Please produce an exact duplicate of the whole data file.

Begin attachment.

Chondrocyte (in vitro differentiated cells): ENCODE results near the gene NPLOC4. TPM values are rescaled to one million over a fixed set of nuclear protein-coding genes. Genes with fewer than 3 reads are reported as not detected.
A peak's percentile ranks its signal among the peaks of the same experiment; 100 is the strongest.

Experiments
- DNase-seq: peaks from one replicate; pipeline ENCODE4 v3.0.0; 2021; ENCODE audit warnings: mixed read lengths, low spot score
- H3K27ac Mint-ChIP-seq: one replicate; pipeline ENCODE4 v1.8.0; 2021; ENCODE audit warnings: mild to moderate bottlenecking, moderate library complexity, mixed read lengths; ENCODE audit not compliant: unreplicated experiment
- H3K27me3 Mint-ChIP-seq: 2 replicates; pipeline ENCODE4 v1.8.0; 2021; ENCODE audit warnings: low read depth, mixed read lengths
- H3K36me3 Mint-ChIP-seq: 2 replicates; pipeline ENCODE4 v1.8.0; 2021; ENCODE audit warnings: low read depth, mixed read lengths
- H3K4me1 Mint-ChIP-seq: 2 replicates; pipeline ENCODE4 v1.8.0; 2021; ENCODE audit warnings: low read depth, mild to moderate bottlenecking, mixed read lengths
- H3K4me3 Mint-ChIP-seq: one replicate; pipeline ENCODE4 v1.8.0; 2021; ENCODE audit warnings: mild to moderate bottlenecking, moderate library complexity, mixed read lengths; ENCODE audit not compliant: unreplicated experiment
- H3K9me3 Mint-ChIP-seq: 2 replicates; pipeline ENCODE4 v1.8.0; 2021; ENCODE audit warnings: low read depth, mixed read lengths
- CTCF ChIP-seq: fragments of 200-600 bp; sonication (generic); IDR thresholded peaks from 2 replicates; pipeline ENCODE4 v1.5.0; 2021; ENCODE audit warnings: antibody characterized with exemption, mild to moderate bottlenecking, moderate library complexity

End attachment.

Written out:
Chondrocyte (in vitro differentiated cells): ENCODE results near the gene NPLOC4. TPM values are rescaled to one million over a fixed set of nuclear protein-coding genes. Genes with fewer than 3 reads are reported as not detected.
A peak's percentile ranks its signal among the peaks of the same experiment; 100 is the strongest.

Experiments
- DNase-seq: peaks from one replicate; pipeline ENCODE4 v3.0.0; 2021; ENCODE audit warnings: mixed read lengths, low spot score
- H3K27ac Mint-ChIP-seq: one replicate; pipeline ENCODE4 v1.8.0; 2021; ENCODE audit warnings: mild to moderate bottlenecking, moderate library complexity, mixed read lengths; ENCODE audit not compliant: unreplicated experiment
- H3K27me3 Mint-ChIP-seq: 2 replicates; pipeline ENCODE4 v1.8.0; 2021; ENCODE audit warnings: low read depth, mixed read lengths
- H3K36me3 Mint-ChIP-seq: 2 replicates; pipeline ENCODE4 v1.8.0; 2021; ENCODE audit warnings: low read depth, mixed read lengths
- H3K4me1 Mint-ChIP-seq: 2 replicates; pipeline ENCODE4 v1.8.0; 2021; ENCODE audit warnings: low read depth, mild to moderate bottlenecking, mixed read lengths
- H3K4me3 Mint-ChIP-seq: one replicate; pipeline ENCODE4 v1.8.0; 2021; ENCODE audit warnings: mild to moderate bottlenecking, moderate library complexity, mixed read lengths; ENCODE audit not compliant: unreplicated experiment
- H3K9me3 Mint-ChIP-seq: 2 replicates; pipeline ENCODE4 v1.8.0; 2021; ENCODE audit warnings: low read depth, mixed read lengths
- CTCF ChIP-seq: fragments of 200-600 bp; sonication (generic); IDR thresholded peaks from 2 replicates; pipeline ENCODE4 v1.5.0; 2021; ENCODE audit warnings: antibody characterized with exemption, mild to moderate bottlenecking, moderate library complexity